Better Not Bigger – Keep the Lid on DC Buildings

Posted on: October 17th, 2013 by Special Contributor

By Edward T. McMahon

This post originally appeared in March 2013 on Urban Land.  Reprinted courtesy of Edward T. McMahon and the Urban Land Institute.  For more on the DC Height Act check out our earlier blog post here.

The DC Office of Planning is taking public comments on the District’s draft recommendations for changes to the federal Height Act as part of the joint Congressionally-requested Height Master Plan with the National Capital Planning Commission (NCPC).

Public comments can be submitted to Tanya Stern, OP Chief of Staff and Height Master Plan Project Manager, at tanya.stern@dc.gov.

[UPDATE] The comment period for the National Capital Planning Commission has been extended to October 30, and the NCPC public hearing for oral comments is October 30 at 4:30PM. Comments to DC Office of Planning (above) are due October 24.

More information on the Height Master Plan can be found here.

Fly over Washington, D.C., today and you will see a vast panorama of mid-rise buildings punctuated by iconic architecture: the dome of the U.S. Capitol, the Washington Monument, the National Cathedral, the clock towers of Georgetown University, to name a few. What you won’t see are skyscrapers and condo towers.

Unlike almost every other major American city, Washington does not have high-rise buildings. This is because the U.S. Congress established building height limits in 1910. The Height of Buildings Act set an absolute maximum height in the District of Columbia of 130 feet (40 m), except on the north side of Pennsylvania Avenue, where a height of 160 feet (49 m) is permitted.

Some are arguing that D.C. should lift its lid: that it should trade its distinctiveness for greater density, that floor/area ratio is more important than the city’s identity. We can look at the arguments for and against tall buildings in the nation’s capital; but first, let’s review the history of skyscrapers.

When Congress passed the height restrictions more than a century ago, tall buildings were relatively rare, not only in the United States but around the world. Until the 19th century, buildings taller than five or six stories were unusual because it was impractical for inhabitants to climb anything taller, and water pressure was insufficient to supply running water above a certain height.

In the United States, most of the early skyscrapers were in either Chicago or New York City, which competed with each other to build the tallest building. For many years, the American Surety Building in New York City held the title of tallest building, until it was surpassed by the Chrysler Building in 1930, and then the Empire State Building in 1931. That building held the title of world’s tallest for more than 40 years, until 1972 when it was surpassed by the World Trade Center, which was soon overtaken by the Sears Tower in Chicago. According to Wikipedia, the Sears Tower (now named the Willis Tower) held the title of world’s tallest building for 24 years, until it was surpassed by the Petronas Twin Towers in Kuala Lumpur, Malaysia. Today, the world’s tallest building is the Burj Khalifa in Dubai, which has 160 floors and tops out at 2,717 feet (828 m)—more than a half mile. It will soon be overtaken by an even taller building in Saudi Arabia.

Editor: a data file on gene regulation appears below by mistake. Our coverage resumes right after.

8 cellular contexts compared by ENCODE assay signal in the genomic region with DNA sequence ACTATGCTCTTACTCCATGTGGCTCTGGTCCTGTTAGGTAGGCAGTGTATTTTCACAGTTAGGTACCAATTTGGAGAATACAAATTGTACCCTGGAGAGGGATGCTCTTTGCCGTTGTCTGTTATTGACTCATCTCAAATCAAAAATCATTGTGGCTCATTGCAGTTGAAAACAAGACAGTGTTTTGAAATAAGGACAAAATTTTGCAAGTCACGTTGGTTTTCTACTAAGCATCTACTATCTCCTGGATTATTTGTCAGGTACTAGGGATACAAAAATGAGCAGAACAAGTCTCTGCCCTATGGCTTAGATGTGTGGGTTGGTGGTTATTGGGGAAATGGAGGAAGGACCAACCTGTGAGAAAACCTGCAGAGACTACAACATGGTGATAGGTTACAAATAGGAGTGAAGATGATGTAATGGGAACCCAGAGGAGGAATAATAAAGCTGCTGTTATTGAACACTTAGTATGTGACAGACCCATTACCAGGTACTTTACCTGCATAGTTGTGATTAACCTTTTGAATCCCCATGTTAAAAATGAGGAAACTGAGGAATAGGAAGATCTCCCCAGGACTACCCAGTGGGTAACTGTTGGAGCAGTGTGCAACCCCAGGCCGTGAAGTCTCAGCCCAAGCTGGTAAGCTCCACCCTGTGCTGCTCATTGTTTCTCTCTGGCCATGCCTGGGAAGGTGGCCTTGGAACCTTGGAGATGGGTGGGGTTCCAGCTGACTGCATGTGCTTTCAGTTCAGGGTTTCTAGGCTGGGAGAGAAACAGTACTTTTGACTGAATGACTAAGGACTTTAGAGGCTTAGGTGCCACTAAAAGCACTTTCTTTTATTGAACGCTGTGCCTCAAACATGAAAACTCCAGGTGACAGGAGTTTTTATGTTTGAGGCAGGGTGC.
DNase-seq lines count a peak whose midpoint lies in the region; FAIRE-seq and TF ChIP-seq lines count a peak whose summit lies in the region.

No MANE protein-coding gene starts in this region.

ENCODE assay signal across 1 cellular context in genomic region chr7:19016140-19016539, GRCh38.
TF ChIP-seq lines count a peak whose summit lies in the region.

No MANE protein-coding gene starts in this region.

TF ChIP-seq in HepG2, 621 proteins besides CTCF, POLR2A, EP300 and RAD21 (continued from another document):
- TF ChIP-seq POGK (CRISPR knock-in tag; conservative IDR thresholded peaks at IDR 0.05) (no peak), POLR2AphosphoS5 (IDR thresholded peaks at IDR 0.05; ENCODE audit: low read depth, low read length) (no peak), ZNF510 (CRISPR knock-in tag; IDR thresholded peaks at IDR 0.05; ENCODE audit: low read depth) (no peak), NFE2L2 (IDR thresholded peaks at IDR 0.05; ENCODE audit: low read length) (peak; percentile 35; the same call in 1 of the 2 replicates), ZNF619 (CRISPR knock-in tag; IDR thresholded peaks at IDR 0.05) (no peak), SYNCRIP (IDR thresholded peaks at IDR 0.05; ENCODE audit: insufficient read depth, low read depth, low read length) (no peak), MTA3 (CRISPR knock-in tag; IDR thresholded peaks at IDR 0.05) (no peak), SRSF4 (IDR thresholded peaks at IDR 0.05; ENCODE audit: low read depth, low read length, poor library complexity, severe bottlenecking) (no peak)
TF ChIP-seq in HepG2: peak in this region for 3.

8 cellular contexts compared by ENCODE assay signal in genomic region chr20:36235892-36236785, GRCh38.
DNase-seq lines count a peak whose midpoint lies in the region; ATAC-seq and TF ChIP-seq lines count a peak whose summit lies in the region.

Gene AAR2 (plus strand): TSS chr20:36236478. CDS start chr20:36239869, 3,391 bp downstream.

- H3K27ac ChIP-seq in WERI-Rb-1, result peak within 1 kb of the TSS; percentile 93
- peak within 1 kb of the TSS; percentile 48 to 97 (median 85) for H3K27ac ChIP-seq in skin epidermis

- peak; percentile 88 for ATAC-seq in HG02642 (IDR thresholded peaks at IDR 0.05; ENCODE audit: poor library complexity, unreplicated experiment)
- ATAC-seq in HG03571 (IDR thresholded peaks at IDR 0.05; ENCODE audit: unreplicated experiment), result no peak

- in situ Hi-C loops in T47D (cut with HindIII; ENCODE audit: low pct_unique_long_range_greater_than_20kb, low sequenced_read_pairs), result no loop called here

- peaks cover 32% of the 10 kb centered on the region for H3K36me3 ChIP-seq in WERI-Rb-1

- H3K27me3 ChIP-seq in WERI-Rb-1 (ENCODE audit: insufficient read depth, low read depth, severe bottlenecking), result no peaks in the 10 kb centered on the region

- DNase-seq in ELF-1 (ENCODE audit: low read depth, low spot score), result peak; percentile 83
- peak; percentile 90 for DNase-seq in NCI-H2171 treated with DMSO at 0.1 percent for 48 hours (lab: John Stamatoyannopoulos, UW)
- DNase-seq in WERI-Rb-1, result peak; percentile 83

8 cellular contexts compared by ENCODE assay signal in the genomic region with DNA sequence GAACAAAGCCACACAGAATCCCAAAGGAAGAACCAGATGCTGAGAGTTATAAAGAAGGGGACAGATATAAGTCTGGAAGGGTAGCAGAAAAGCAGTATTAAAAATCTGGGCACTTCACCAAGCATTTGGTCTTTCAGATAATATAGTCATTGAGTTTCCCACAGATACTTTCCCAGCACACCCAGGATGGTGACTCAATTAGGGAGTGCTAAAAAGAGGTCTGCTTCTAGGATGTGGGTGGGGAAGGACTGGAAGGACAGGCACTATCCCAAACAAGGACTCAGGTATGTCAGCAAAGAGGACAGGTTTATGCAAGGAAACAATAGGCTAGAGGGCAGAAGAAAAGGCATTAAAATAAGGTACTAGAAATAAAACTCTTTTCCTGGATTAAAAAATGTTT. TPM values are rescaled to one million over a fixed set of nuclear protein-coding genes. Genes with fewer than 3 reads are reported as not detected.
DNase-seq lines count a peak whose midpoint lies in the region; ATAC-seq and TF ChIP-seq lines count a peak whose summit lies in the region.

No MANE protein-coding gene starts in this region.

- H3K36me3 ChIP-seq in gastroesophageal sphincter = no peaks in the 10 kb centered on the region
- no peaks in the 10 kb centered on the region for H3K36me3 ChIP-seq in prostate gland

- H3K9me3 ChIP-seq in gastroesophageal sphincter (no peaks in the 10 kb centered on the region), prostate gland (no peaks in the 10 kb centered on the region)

Since the 1960s, the world has seen a surge in skyscraper construction. Shanghai, for example, has built more than 3,000 high-rise buildings since just 1988. Hundreds of other cities in Europe, Asia, Africa, and South America have followed suit. For thousands of years, all of the world’s cities were horizontal in character, but today, cities without skyscrapers are the exceptions rather than the rule.

Proponents of lifting the lid on D.C. buildings say the height limits are arbitrary and subjective. They also say tall buildings make efficient use of costly land and that the city needs to increase density in order to compete with the suburbs and provide more affordable housing. Finally, they say the height limits stifle architectural innovation.

First of all, I will acknowledge that the futuristic skylines of cities like Dubai and Shanghai can be thrilling—at a distance. At street level, they are often dreadful. The glass-and-steel towers may be dramatic, but they seldom move the soul or the traffic as well as more human-scale, fine-grain buildings. One of the biggest problems with tall buildings has been a failure to consider how the structures meet the ground and affect the surroundings and street life in general.

I will also acknowledge that every city needs more compact, walkable, and dense development, but today, density is being promoted as an end in itself rather than as one means to building better cities. What’s more, we can achieve tremendous density without high rises. In their 2007 book Visualizing Density, authors Julie Campoli and Alex MacLean point out that before the invention of elevators, two- to four-story walk-up buildings were common throughout America. Constructing a block of these types of buildings can achieve density of anywhere from 20 to 80 units an acre (49 to 198 per ha).

Mid-rise buildings ranging from five to 12 stories can create even higher-density neighborhoods in urban settings where buildings cover most of the block. Campoli and McLean point to Seattle, where mid-rise buildings achieve densities ranging from 50 to 100 units per acre (124 to 247 per ha)—extraordinarily high by U.S. standards. Kaid Benfield, a sustainable communities expert with the National Resources Defense Council, recently pointed out that D.C. is already much denser than many other large U.S. cities with skyscrapers, including Baltimore, Dallas, Denver, Phoenix, San Diego, and Seattle.

In truth, many of America’s finest and most valuable neighborhoods achieve density without high rises. Georgetown and Capitol Hill in Washington, Park Slope in Brooklyn, the Fan in Richmond, and the French Quarter in New Orleans are all compact, walkable, charming, and low rise. Yet they are also dense: the French Quarter has a net density of 38 units per acre (94 per ha), and Georgetown’s density is 22 units per acre (54 per ha).